Peacock Journal 2017



We were on our knees, my grandfather, my uncle and me and we each had an axe with a metal square on the opposite side of the blade. We used this to drive the nails into the tongue of the oak floor of the bakery. My knees hurt as did my puny twelve-year old arms but my uncle worked away and let out a pssst from his mouth every time he hit a nail. The nails were flat, long and triangular and didn’t have sharp points. My uncle kept his blue and white handkerchief on the floor and mopped his brow after every new board that we laid down. Both he and my grandfather drove the nail in with one hit–I took two and three and every once in a while I’d hear, “Boychick, don’t be afraid, drive it hard.” That was my grandfather who worked in a puddle of his sweat. It had a smell that I loved. He began schvitzing as soon as he kneeled down to work.


“Boychick, you do the next one by yourself, me and Sonny are going to take a break.” They walked over to their thermoses and poured iced tea and grabbed a scooper each dipping it into a barrel and ate and drank until I laid the board in tight and set the next ones for the three of us.


I asked what they were eating and they told me poppy seeds and asked if I wanted any and I refused. My uncle took his position on my right and my grandfather on my left and across the cavernous room the bakers baked and the ovens sent out heat towards us and my uncle had no smell but the sweat smell that was my grandfather made me want to do good and not only for the ten dollars a week he paid me but because of all his grandchildren I was the one chosen to work with him.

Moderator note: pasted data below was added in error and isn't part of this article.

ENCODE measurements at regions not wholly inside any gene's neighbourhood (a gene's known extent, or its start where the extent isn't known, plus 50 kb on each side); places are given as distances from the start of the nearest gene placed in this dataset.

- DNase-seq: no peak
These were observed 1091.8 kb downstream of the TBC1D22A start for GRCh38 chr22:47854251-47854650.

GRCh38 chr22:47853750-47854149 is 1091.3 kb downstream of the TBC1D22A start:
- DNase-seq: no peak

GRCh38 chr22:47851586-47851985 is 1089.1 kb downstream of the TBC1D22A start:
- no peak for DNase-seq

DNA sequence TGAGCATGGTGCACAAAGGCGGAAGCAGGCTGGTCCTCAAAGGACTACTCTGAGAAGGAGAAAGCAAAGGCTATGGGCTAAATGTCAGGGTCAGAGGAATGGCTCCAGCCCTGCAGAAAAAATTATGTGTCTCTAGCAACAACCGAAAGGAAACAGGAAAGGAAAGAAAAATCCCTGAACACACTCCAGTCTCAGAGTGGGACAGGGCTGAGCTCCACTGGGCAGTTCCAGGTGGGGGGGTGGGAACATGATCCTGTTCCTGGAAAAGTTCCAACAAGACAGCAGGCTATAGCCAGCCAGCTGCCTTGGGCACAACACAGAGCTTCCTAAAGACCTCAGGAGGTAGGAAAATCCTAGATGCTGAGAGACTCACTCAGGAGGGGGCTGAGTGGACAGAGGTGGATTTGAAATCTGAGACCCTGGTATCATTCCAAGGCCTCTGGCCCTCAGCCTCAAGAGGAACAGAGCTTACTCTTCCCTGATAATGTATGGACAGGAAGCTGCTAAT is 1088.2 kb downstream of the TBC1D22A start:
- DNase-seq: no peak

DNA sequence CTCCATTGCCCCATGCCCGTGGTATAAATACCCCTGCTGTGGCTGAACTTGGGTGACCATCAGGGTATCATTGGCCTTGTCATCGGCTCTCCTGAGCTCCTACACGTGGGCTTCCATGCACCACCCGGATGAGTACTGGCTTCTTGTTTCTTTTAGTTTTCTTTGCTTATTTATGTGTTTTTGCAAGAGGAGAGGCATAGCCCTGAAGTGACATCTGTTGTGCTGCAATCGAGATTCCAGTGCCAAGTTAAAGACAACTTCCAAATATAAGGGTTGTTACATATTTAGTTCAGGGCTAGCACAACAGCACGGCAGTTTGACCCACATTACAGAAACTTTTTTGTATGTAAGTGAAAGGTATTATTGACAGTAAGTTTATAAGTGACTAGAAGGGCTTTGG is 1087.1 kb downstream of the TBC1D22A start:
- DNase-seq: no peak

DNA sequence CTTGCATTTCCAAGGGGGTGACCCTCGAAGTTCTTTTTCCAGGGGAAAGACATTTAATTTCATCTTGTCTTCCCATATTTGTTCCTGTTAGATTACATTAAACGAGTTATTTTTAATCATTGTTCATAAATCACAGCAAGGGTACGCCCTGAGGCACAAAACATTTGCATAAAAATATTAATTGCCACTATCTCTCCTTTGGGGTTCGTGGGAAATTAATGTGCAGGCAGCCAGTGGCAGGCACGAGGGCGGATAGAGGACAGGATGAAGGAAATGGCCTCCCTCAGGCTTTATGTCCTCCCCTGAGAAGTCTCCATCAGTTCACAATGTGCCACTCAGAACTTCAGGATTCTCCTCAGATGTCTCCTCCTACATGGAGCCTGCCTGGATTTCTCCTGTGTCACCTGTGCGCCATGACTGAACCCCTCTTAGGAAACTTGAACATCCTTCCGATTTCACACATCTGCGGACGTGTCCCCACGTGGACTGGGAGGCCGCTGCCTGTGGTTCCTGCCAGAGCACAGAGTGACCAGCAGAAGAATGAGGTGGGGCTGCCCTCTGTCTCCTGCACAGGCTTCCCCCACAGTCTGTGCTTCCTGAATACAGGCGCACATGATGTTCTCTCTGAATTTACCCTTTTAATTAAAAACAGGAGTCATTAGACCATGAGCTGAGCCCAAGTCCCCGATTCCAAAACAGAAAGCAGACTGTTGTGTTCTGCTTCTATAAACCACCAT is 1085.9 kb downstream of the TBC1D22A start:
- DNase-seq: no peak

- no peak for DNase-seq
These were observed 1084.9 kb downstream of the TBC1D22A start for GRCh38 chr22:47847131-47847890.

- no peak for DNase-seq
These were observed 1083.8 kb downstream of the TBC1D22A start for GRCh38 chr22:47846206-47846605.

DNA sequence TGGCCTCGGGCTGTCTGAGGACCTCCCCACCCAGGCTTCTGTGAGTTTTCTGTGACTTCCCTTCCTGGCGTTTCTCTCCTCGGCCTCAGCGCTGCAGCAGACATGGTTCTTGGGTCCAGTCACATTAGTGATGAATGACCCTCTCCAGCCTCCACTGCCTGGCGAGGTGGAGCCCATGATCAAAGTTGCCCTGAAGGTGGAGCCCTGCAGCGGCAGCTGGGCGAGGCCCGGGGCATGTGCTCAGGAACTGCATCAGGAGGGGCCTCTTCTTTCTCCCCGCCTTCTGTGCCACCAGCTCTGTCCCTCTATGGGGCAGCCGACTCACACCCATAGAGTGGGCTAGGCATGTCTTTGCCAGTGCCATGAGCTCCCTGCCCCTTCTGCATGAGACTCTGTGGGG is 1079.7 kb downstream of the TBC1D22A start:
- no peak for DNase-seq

The smell of freshly sawn lumber is one of the greatest smells in the world. To this day I’ll go into a new construction job just for the smell. I got to cut the oak as well as hammer it. They taught me and trusted me and the job took the entire summer and the huge ovens had to be moved to finished floor and we had to rip up old flooring and that’s where the axe blade came in handy. Splinters–we all got splinters and we carried matches and sewing needles to take them out.


On the day before the last day we had finished the floor and were doing odds and ends when my grandfather and uncle took their usual break. “Come, Boychick, put down the hammer and join us.” I was trying to get a splinter out of my finger but it had gone deeper. My grandfather struck a match and burned the end of a needle and held my fingers with his steady hand and he scraped the skin and exposed the sliver. He flicked it out with the needle and my uncle poured me a glass of tea that I never drank and it turned out to be 7-Up and my grandfather held out the scoop of poppies for the rolls and said, “Nu. Try it once.” I did and the poppy seeds turned out to be chocolate shots.




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